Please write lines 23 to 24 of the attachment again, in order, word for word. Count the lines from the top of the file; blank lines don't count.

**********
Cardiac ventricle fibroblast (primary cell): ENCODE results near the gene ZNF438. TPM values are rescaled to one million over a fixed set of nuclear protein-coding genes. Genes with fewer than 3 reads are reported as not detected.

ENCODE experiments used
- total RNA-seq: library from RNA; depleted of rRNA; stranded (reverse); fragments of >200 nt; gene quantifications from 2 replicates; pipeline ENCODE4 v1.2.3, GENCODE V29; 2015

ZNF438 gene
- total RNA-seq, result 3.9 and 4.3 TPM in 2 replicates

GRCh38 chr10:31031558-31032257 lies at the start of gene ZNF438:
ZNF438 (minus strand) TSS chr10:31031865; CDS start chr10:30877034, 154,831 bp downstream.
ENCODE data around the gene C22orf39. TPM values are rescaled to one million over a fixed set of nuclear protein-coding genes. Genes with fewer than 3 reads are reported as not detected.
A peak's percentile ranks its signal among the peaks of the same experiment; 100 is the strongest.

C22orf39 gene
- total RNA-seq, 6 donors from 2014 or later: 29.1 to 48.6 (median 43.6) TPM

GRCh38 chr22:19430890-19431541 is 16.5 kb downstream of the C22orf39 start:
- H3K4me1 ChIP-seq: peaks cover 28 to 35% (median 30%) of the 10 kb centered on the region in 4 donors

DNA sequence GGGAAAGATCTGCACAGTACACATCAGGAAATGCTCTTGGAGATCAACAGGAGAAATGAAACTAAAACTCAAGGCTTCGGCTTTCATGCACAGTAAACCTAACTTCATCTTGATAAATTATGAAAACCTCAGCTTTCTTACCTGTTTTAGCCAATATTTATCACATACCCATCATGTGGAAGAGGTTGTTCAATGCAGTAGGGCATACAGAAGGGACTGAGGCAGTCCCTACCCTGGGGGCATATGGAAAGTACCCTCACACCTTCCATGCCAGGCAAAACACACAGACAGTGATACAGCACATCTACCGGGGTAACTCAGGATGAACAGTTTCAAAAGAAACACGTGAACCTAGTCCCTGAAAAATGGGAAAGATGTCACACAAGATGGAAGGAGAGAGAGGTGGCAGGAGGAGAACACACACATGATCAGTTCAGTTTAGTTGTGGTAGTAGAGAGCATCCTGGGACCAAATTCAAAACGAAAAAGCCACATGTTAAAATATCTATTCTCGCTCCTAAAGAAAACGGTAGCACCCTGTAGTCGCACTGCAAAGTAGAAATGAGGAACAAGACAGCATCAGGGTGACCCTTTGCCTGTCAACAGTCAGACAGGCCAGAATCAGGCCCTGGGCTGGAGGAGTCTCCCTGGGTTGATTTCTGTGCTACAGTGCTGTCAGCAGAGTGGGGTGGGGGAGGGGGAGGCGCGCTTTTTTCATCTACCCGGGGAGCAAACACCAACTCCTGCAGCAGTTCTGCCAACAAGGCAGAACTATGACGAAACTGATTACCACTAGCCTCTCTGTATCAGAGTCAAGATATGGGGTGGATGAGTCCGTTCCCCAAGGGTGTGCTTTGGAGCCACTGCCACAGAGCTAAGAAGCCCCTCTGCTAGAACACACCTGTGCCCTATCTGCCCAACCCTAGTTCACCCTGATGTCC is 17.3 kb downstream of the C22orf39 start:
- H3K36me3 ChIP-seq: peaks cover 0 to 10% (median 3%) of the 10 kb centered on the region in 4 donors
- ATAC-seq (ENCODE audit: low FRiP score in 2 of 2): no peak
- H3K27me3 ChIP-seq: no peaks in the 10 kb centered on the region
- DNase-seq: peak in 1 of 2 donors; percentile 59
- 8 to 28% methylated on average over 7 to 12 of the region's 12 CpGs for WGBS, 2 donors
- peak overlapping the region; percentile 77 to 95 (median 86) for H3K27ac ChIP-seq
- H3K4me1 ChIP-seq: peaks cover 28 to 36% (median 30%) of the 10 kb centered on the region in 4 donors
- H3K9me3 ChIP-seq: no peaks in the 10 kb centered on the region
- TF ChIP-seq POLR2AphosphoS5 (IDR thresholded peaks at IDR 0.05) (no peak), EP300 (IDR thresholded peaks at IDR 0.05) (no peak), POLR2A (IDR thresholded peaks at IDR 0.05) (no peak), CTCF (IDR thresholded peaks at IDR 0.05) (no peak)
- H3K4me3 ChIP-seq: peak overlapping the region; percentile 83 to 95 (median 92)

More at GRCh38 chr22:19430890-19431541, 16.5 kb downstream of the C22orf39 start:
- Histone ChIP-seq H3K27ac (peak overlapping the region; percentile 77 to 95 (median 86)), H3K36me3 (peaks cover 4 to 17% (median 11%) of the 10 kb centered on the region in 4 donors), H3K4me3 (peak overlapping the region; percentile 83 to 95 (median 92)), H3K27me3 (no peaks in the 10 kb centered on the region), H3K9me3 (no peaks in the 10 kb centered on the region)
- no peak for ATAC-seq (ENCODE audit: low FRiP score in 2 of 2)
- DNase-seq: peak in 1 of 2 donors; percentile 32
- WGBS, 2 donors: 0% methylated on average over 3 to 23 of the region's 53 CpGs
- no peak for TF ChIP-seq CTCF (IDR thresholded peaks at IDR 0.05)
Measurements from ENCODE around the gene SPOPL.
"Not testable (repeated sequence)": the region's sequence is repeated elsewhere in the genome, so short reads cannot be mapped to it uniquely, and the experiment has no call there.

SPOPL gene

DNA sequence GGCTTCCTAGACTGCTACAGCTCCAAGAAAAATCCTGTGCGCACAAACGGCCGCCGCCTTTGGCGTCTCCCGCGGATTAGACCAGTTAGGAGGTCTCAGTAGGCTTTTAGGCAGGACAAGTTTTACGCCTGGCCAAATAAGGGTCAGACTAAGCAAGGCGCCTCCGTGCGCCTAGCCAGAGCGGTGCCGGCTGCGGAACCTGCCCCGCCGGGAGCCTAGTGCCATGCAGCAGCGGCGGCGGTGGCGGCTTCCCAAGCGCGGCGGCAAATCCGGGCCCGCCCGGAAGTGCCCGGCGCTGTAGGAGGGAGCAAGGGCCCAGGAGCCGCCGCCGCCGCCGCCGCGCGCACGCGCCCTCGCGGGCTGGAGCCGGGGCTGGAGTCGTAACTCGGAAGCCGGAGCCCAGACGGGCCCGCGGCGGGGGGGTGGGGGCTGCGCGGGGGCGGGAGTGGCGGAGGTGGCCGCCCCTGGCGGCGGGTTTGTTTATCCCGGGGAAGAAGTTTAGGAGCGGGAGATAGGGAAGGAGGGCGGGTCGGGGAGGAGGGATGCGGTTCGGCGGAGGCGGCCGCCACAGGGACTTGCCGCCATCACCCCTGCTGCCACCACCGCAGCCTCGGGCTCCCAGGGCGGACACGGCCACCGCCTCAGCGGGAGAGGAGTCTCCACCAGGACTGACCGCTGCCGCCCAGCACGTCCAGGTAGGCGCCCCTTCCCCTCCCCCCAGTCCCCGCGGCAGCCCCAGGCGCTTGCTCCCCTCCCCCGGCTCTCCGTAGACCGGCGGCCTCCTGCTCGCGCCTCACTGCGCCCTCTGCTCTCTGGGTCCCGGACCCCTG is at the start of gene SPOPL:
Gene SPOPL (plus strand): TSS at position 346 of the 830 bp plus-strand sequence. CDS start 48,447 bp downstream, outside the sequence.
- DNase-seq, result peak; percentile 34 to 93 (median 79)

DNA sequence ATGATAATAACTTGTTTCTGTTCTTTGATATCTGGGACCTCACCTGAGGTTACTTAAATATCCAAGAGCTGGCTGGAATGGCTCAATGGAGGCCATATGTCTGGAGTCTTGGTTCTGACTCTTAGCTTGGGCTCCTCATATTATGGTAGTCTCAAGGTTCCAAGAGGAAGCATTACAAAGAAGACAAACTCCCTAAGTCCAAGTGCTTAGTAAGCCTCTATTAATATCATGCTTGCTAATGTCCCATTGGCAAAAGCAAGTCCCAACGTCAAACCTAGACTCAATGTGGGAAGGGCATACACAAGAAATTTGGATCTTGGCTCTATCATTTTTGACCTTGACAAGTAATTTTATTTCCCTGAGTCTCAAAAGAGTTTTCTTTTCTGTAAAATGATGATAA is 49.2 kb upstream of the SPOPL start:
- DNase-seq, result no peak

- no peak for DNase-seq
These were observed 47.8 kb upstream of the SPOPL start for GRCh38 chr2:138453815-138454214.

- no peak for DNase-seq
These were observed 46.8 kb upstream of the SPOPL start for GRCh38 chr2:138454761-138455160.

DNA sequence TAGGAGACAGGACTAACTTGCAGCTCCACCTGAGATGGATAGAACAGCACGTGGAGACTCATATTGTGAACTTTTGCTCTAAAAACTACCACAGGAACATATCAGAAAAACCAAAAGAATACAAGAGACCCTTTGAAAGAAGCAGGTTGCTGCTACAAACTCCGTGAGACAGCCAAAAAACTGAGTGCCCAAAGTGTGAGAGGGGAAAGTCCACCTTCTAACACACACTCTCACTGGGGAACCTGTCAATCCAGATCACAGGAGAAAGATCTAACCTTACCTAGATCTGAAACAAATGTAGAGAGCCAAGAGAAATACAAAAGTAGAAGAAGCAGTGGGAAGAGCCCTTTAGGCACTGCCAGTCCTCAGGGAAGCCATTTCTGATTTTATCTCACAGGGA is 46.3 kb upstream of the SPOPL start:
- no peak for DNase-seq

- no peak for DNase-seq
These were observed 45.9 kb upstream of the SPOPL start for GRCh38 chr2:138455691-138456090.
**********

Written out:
- TF ChIP-seq POLR2AphosphoS5 (IDR thresholded peaks at IDR 0.05) (no peak), EP300 (IDR thresholded peaks at IDR 0.05) (no peak), POLR2A (IDR thresholded peaks at IDR 0.05) (no peak), CTCF (IDR thresholded peaks at IDR 0.05) (no peak)
- H3K4me3 ChIP-seq: peak overlapping the region; percentile 83 to 95 (median 92)